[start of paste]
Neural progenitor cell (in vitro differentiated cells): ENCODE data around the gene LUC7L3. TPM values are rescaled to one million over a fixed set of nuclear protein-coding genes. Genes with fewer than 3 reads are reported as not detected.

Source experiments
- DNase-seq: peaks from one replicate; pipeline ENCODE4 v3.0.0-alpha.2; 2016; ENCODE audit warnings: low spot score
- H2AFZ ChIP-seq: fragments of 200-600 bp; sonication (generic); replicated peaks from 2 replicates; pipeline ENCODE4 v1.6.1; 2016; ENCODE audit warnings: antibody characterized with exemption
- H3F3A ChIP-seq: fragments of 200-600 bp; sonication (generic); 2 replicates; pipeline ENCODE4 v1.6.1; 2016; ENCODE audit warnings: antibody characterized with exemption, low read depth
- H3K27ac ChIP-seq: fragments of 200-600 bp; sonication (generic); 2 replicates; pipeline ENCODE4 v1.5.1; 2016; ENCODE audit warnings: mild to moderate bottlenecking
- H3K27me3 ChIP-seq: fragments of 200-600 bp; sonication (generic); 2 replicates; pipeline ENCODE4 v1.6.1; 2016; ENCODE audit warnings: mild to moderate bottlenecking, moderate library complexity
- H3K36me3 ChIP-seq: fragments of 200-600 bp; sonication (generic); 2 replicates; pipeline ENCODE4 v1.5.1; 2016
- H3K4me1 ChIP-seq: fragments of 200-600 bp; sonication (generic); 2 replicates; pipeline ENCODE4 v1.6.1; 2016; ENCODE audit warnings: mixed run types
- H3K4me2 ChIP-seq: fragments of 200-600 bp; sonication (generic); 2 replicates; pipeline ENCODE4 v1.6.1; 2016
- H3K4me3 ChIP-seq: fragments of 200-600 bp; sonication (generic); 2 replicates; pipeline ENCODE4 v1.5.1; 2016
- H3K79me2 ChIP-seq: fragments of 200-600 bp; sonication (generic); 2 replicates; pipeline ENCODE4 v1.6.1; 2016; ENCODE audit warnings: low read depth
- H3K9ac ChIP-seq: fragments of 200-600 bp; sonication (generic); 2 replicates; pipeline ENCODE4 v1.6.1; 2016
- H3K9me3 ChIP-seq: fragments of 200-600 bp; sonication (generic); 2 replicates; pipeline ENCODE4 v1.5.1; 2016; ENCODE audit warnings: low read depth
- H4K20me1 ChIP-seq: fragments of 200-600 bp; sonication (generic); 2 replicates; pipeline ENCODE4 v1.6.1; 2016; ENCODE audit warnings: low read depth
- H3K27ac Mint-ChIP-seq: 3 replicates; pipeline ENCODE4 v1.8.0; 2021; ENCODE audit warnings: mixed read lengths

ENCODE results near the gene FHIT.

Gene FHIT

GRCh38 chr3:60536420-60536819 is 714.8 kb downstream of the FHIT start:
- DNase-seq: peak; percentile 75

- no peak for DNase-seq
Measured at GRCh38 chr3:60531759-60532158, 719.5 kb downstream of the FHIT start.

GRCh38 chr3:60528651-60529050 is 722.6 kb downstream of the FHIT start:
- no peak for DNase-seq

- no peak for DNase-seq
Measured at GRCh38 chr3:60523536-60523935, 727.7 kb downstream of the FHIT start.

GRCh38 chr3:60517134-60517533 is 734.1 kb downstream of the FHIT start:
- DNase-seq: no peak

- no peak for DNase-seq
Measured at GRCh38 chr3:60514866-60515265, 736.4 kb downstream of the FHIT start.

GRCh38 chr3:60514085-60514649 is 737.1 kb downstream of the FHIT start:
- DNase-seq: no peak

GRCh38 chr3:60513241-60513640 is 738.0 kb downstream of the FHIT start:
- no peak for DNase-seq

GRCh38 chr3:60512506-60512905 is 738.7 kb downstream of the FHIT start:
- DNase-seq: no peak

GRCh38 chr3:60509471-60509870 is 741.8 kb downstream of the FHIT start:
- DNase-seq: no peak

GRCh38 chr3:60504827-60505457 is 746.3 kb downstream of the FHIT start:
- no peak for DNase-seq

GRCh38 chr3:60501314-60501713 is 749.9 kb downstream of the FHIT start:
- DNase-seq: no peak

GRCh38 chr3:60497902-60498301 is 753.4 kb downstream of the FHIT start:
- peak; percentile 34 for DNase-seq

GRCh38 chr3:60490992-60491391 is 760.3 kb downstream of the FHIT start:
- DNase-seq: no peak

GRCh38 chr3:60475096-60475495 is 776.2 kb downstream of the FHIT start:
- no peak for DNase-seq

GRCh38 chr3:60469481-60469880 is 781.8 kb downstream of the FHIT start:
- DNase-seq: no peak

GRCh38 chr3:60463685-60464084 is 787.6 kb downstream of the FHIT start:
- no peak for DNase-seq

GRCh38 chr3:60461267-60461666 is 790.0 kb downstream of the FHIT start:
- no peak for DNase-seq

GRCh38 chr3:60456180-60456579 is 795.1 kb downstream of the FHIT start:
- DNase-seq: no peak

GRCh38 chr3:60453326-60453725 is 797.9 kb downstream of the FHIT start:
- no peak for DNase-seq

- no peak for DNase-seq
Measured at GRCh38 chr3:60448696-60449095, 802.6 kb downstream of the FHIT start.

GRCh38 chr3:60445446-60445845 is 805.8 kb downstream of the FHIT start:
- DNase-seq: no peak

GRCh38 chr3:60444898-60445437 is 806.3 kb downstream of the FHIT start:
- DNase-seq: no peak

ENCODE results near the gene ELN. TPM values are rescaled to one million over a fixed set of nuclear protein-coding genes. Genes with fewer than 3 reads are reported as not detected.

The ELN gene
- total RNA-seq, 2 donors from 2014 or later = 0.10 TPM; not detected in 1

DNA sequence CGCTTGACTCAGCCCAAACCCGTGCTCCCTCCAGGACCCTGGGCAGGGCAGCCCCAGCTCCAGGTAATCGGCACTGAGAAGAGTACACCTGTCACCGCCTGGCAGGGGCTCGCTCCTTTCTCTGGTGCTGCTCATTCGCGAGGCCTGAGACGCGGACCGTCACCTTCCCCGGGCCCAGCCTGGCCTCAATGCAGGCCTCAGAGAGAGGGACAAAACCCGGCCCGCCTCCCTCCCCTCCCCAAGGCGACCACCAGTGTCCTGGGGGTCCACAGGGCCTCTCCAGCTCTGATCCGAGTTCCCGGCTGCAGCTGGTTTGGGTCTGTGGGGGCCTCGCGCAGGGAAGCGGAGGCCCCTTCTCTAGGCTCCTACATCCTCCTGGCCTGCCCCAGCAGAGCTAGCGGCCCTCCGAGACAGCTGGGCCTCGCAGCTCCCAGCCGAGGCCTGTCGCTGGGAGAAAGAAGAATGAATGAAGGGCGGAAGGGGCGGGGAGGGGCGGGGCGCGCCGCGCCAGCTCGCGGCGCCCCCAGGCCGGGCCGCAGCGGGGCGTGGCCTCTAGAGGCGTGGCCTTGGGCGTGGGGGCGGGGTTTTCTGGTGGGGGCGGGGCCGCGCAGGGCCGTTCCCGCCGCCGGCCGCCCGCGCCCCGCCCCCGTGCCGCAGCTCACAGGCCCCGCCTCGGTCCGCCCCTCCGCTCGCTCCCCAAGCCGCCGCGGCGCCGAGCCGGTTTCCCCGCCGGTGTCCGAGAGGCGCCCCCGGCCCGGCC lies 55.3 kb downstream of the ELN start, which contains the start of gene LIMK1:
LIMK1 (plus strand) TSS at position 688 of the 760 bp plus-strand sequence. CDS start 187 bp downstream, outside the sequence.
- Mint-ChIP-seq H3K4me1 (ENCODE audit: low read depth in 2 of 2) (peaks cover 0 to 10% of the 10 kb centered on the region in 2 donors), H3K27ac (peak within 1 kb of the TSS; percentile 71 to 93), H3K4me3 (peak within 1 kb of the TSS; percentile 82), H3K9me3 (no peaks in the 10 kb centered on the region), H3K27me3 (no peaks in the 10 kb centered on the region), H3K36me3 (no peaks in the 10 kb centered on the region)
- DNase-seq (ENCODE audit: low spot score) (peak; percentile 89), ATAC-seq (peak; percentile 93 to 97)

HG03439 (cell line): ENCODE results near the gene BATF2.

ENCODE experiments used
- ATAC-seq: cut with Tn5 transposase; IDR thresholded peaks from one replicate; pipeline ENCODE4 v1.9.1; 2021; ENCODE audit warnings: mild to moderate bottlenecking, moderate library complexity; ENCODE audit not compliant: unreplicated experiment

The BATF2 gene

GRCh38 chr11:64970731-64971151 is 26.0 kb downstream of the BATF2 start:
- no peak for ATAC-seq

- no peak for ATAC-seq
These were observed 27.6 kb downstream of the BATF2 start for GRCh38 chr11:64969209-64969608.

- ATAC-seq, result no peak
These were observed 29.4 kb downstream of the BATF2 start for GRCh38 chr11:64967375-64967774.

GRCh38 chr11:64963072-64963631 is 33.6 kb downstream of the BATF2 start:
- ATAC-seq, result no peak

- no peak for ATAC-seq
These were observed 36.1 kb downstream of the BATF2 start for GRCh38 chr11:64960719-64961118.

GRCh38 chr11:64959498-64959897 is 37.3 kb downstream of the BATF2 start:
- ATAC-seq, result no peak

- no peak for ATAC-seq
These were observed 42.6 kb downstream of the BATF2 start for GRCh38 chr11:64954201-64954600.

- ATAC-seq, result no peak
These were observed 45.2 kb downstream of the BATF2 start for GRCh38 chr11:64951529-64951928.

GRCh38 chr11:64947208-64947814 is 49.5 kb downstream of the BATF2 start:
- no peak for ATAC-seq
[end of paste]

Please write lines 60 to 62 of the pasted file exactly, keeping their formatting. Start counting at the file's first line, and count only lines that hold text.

Measured at GRCh38 chr3:60448696-60449095, 802.6 kb downstream of the FHIT start.

GRCh38 chr3:60445446-60445845 is 805.8 kb downstream of the FHIT start:
- DNase-seq: no peak